Jay Ruderman: So let’s go back to when you were a young girl with a disability and first being treated by doctors and nurses. What was your experience? Was there any patronizing involved, overdue sympathy or what was your experience like with, with the medical personnel where you were?
Cheri Blauwet: I definitely recall particularly like in adolescence and then moving into young adulthood medical encounters wherein you may be coming in with a simple issue. So say for example, an upper respiratory tract infection or a cold and sometimes they would be an overemphasis on your background disability or the provider potentially feeling as though that they needed to treat you differently because there was this background of a fairly significant disability that was somewhat distracting to the issue at hand. All of those things, I certainly remember taking into account and taking note of things that I would have wanted to see them be different and would want to do it differently in my own career.
Jay Ruderman: And what about today? Now that you’re an established physician working in hospitals, how do your colleagues react to you? Are you one of equals or are there issues that you deal with as a person with a disability who’s also a respected physician?
Cheri Blauwet: A lot of it does depend on environment. So for example, I have the fortune of having my primary appointment be in the Department of Physical Medicine and Rehabilitation at Harvard, which is based at Spaulding. Spaulding is a very enlightened place and most of the professionals there and most of my colleagues there have a fairly deep experience and interacting with the disability community. So things are very fluid and I certainly feel that in that environment that it’s very easy to assimilate and simply be it natural colleague with people and to think about our tasks at hand as professionals.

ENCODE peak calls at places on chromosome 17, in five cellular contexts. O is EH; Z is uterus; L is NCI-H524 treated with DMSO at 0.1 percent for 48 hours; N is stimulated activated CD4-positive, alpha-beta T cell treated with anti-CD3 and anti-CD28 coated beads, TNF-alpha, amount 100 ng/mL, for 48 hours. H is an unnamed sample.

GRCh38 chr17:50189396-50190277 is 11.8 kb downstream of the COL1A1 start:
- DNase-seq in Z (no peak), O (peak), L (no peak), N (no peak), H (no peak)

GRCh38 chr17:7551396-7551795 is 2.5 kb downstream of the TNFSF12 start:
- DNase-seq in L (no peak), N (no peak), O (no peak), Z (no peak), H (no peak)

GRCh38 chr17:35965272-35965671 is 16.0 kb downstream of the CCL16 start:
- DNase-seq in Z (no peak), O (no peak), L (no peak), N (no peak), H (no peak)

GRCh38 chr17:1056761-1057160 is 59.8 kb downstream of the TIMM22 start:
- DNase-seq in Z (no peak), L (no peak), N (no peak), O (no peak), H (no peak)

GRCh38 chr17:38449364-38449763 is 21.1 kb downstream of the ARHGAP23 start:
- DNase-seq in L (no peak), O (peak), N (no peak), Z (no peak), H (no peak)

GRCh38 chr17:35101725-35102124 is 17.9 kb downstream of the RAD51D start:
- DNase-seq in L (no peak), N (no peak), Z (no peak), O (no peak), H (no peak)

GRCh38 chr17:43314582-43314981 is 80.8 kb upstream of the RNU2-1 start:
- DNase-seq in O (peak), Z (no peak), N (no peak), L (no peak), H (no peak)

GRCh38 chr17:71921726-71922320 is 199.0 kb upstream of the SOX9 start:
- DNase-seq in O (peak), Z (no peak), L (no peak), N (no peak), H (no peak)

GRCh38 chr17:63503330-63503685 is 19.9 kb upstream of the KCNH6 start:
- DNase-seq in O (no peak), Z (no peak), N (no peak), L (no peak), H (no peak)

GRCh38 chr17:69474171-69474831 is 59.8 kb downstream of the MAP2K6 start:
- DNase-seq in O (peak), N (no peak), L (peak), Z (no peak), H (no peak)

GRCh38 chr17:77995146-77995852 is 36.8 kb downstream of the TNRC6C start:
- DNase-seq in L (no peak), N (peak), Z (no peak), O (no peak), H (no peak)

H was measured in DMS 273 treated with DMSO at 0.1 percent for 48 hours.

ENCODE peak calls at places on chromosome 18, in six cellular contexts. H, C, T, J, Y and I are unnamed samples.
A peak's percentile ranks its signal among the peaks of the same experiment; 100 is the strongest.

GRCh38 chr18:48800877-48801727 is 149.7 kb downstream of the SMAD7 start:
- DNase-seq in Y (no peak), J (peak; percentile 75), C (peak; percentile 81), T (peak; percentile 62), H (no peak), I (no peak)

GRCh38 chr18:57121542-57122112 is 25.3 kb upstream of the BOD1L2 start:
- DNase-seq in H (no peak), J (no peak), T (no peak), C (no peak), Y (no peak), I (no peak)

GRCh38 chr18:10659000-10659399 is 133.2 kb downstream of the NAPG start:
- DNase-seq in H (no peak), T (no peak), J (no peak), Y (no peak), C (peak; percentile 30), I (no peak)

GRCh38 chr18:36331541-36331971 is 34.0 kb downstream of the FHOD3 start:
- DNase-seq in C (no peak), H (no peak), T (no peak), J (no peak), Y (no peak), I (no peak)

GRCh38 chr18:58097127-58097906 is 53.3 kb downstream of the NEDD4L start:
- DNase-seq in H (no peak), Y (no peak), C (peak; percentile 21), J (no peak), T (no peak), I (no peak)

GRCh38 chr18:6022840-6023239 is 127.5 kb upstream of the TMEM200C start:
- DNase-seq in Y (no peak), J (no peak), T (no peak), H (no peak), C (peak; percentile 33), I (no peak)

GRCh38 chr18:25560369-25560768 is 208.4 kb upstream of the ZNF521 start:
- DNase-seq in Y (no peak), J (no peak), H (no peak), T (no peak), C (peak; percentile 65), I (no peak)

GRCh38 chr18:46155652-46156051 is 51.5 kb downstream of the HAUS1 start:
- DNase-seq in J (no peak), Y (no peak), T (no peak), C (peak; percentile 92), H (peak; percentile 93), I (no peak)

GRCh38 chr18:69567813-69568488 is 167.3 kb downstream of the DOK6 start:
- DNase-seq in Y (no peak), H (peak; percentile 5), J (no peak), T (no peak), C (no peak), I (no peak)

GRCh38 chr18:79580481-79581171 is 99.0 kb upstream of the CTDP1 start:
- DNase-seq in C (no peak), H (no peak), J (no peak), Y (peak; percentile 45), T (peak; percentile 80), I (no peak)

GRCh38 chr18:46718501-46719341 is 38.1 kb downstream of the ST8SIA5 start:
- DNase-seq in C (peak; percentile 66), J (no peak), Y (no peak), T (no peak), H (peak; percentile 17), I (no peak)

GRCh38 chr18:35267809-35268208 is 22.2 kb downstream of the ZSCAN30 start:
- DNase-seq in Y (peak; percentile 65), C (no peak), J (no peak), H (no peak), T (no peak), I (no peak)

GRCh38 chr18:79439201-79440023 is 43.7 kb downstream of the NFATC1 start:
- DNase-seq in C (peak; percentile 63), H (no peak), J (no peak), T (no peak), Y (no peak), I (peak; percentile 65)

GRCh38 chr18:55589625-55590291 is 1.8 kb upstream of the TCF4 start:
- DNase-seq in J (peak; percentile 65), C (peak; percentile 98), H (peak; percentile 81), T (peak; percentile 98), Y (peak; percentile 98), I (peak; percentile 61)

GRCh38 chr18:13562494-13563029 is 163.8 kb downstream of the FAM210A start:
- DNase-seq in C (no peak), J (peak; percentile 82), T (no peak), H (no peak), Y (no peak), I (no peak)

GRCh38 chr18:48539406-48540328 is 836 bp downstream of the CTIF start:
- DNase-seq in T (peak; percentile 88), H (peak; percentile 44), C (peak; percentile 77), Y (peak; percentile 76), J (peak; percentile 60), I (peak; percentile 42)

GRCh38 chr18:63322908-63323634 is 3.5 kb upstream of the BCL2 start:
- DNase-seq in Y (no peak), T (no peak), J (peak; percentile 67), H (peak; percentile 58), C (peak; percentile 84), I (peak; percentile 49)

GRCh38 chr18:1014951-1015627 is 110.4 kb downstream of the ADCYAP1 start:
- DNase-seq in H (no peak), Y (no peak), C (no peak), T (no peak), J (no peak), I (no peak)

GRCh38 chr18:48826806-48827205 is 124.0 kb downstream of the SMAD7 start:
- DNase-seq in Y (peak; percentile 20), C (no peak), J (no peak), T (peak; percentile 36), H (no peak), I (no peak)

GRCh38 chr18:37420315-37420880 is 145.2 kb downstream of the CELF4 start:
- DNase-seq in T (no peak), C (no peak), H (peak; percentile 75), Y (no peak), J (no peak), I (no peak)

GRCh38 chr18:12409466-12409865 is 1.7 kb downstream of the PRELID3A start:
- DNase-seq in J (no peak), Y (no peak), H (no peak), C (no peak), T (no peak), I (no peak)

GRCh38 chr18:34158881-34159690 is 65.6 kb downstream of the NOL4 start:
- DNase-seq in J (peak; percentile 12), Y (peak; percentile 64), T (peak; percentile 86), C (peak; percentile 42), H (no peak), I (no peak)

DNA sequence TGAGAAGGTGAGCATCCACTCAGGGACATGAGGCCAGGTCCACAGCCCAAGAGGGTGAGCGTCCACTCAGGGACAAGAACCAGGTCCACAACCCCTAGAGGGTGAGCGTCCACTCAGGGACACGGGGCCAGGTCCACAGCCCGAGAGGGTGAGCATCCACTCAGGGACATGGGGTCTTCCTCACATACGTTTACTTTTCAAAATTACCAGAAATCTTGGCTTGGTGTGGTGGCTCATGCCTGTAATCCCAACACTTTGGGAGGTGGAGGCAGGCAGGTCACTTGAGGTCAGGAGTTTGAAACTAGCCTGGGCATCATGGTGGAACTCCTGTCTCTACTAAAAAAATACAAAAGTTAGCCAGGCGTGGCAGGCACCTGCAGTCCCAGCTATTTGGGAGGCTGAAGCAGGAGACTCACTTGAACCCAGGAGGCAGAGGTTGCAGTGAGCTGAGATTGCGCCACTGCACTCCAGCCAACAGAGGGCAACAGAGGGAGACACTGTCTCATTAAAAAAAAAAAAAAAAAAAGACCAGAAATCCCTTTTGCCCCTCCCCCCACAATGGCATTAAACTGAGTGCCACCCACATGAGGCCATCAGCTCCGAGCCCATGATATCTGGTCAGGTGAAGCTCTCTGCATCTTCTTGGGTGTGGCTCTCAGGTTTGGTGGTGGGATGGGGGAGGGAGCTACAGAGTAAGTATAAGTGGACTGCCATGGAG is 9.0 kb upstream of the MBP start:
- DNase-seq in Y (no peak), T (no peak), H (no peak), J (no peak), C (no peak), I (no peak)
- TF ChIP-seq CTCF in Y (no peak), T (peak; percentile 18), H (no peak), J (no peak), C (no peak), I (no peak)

Cheri Blauwet: There are other environments in which although certainly you don’t feel as though there’s an overt sense of discrimination, there’s still a sense of being somewhat different and that inherent feeling as though one has to sort of, I guess you’d say over perform or overcompensate to fit in and just be part of the crowd. People in the sports medicine community don’t interact as regularly with people from the disability community. So in those environments I often find that it takes a little while. There’s often a period of just a little bit of natural hesitancy where people may not know exactly how to react to me being there and sometimes may overcompensate or worry about it even a little bit too much. It just takes a little bit more work to then build those personal relationships where people feel comfortable.
Jay Ruderman: And what about your patients? Can you talk a little bit about your interactions with patients, especially ones who are new that you haven’t interacted with before? What’s the reaction to you?
Cheri Blauwet: So I find that patients who are younger, anyone really, I would say in their 60s or younger, it’s very clear that most of those individuals, most of those patients have been in an environment before, interacted with people with disabilities or have seen people with disabilities be in professional roles. And so it’s not surprising for their doctor to open a door and wheel into the room. Then there’s really no reaction at all. It’s just a typical encounter.
Cheri Blauwet: Conversely, there are certainly other times where that door opens and there’s a moment in which you see a look of surprise in the patient’s eye or a look of confusion. In some circumstances, fairly rare, but it does happen, the patient will say something and say oh, I hadn’t expected my doctor to use a wheelchair or as they would say, often be in a wheelchair or something like that. And/or I’ve had just a few encounters where patients may say something that’s a bit more negative, like use language that isn’t does, I guess you could say what we would consider to be culturally appropriate or what I would prefer.